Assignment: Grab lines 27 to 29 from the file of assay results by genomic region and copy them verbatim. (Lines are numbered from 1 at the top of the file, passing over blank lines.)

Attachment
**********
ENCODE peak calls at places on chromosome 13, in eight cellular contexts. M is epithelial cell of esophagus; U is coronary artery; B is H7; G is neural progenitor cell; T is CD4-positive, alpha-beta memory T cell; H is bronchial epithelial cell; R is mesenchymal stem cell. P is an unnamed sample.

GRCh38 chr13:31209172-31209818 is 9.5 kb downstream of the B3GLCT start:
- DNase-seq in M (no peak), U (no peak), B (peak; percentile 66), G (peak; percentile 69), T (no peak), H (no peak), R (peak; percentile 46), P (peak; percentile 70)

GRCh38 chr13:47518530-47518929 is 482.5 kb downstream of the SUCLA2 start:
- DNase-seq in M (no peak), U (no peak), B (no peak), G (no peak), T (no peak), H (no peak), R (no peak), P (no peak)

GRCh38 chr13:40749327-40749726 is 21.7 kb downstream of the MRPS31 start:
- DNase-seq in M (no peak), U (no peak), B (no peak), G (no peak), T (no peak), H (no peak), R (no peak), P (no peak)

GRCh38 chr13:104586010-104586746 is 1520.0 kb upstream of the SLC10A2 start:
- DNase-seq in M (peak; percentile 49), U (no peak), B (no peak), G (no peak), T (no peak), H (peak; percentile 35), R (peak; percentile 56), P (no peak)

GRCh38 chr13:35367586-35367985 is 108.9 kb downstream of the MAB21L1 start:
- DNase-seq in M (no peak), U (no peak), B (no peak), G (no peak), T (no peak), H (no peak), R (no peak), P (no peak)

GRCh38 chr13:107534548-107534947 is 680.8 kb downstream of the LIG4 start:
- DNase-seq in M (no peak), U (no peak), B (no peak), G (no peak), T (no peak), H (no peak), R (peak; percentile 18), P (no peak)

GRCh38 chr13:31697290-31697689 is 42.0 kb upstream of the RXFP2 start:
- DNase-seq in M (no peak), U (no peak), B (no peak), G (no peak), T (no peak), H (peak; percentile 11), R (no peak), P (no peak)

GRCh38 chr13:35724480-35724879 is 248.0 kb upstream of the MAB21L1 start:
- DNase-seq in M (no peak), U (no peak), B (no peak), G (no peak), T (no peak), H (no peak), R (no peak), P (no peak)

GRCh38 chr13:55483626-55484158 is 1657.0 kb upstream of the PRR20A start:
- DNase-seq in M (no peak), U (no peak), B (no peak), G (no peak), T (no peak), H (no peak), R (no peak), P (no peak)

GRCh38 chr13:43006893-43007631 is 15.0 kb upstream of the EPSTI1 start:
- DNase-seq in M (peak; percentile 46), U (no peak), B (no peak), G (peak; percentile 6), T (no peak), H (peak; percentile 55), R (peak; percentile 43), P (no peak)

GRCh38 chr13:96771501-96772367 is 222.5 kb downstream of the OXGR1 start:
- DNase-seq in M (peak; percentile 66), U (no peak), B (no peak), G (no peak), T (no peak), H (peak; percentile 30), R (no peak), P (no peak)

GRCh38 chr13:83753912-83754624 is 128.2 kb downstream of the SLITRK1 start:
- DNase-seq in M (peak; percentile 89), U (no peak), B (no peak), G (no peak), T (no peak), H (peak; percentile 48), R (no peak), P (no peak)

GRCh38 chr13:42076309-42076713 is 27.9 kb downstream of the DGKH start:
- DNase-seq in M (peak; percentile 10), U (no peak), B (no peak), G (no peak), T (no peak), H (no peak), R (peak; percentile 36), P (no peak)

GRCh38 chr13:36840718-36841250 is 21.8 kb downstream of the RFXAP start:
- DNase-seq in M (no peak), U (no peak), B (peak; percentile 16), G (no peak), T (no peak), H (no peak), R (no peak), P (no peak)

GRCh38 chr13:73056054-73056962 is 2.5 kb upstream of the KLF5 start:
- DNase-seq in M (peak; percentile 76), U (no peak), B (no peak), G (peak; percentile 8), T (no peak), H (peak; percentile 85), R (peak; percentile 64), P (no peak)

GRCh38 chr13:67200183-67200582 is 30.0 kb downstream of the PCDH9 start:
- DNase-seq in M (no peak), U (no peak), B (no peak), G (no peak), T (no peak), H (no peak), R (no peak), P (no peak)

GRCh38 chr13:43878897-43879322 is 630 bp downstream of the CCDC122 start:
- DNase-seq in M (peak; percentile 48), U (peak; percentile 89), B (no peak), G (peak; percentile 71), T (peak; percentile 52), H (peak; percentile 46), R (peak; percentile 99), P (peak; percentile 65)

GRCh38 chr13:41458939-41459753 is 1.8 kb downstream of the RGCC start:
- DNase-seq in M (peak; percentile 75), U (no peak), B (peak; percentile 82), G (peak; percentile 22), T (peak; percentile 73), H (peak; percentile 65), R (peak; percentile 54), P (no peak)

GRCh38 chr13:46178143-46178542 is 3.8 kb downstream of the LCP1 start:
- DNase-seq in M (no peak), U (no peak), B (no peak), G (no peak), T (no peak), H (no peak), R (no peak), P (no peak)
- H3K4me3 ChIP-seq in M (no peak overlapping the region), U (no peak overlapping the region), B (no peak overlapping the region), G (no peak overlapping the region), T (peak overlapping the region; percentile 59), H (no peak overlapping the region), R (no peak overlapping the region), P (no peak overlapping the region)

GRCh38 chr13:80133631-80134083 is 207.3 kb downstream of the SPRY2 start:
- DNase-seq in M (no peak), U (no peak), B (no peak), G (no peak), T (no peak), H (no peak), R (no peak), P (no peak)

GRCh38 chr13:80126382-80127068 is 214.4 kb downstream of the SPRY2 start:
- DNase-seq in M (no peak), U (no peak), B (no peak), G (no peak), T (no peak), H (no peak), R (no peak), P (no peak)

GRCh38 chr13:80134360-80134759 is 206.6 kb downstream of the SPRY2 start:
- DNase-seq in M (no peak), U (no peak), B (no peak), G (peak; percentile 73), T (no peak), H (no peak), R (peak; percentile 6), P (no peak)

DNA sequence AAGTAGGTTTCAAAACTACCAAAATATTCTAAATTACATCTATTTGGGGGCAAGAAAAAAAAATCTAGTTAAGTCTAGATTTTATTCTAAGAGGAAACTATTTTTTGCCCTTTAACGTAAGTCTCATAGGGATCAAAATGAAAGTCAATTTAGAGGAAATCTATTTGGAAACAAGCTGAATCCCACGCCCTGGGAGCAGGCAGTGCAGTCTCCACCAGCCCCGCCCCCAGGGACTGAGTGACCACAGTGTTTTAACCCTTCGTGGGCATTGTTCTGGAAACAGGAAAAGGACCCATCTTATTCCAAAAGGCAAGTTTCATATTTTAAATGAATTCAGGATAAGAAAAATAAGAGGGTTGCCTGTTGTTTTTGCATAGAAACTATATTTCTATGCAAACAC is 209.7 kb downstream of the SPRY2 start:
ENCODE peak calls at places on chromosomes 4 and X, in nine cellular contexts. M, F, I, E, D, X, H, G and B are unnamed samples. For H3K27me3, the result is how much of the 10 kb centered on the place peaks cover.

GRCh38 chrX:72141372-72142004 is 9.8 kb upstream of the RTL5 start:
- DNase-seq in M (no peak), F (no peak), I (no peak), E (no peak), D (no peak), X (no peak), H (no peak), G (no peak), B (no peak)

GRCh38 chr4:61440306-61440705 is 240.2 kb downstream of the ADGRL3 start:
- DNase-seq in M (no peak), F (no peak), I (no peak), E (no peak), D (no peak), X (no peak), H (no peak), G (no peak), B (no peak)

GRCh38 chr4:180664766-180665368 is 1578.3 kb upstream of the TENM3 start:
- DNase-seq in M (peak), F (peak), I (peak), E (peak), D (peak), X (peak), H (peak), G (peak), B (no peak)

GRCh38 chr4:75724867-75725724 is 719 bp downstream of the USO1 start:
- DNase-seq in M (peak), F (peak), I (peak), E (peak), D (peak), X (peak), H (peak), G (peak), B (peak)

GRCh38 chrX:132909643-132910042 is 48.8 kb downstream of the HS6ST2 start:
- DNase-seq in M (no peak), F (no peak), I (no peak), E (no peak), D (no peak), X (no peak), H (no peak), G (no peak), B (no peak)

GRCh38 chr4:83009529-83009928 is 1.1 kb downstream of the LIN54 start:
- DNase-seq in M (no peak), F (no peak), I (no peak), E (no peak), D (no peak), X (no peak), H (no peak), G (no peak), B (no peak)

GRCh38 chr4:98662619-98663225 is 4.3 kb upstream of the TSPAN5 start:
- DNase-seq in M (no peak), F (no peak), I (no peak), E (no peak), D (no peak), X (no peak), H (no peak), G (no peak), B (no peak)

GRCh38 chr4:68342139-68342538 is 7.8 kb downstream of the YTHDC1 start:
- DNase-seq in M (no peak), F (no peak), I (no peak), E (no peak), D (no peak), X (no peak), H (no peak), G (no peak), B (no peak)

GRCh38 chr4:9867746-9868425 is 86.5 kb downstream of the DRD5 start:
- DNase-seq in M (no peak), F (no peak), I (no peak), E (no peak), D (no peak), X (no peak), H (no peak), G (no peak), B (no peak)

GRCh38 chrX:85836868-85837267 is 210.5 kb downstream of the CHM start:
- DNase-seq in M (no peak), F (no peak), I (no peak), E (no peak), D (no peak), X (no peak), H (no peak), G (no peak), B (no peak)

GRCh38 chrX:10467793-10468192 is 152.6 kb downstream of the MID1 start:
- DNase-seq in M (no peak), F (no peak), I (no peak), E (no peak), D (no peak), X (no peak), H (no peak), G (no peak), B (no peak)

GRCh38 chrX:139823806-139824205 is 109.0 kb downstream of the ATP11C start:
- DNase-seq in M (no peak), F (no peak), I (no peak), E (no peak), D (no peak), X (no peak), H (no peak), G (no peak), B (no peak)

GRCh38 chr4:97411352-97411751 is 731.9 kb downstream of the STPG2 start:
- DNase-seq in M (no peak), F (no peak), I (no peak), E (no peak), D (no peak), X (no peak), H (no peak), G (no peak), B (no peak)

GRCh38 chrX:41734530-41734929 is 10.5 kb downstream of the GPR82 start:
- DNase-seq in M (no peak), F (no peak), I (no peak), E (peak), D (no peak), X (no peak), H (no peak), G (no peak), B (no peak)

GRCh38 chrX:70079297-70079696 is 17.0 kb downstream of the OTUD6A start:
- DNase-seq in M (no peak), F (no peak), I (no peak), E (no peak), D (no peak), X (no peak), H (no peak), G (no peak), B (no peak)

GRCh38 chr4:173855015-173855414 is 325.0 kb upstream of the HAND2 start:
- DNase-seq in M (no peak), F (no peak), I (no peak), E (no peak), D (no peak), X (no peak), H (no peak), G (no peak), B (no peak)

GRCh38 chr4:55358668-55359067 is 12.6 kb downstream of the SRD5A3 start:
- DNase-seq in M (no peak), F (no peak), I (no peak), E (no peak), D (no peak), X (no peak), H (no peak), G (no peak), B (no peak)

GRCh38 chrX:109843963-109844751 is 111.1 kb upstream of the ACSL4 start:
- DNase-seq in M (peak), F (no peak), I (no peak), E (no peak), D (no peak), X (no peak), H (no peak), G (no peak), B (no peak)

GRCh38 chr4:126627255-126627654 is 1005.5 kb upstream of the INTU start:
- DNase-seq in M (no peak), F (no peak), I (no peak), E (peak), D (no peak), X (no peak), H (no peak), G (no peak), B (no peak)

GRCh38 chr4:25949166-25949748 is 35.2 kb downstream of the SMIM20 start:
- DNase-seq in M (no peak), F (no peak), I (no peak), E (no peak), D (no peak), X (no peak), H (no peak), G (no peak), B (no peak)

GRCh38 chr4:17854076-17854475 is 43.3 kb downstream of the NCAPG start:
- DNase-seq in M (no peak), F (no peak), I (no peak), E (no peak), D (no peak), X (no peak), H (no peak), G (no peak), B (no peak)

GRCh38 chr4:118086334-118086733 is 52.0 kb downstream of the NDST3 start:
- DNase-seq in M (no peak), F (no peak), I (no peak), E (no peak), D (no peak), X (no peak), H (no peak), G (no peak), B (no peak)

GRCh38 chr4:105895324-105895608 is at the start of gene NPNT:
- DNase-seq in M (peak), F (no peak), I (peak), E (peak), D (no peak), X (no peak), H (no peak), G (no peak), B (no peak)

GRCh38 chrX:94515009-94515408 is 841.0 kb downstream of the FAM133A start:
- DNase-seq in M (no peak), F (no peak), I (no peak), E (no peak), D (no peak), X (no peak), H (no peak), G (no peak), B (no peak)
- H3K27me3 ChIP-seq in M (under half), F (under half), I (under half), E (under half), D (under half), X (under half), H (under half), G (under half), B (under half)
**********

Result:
- DNase-seq in M (peak; percentile 10), U (no peak), B (no peak), G (no peak), T (no peak), H (no peak), R (peak; percentile 36), P (no peak)

GRCh38 chr13:36840718-36841250 is 21.8 kb downstream of the RFXAP start:
- DNase-seq in M (no peak), U (no peak), B (peak; percentile 16), G (no peak), T (no peak), H (no peak), R (no peak), P (no peak)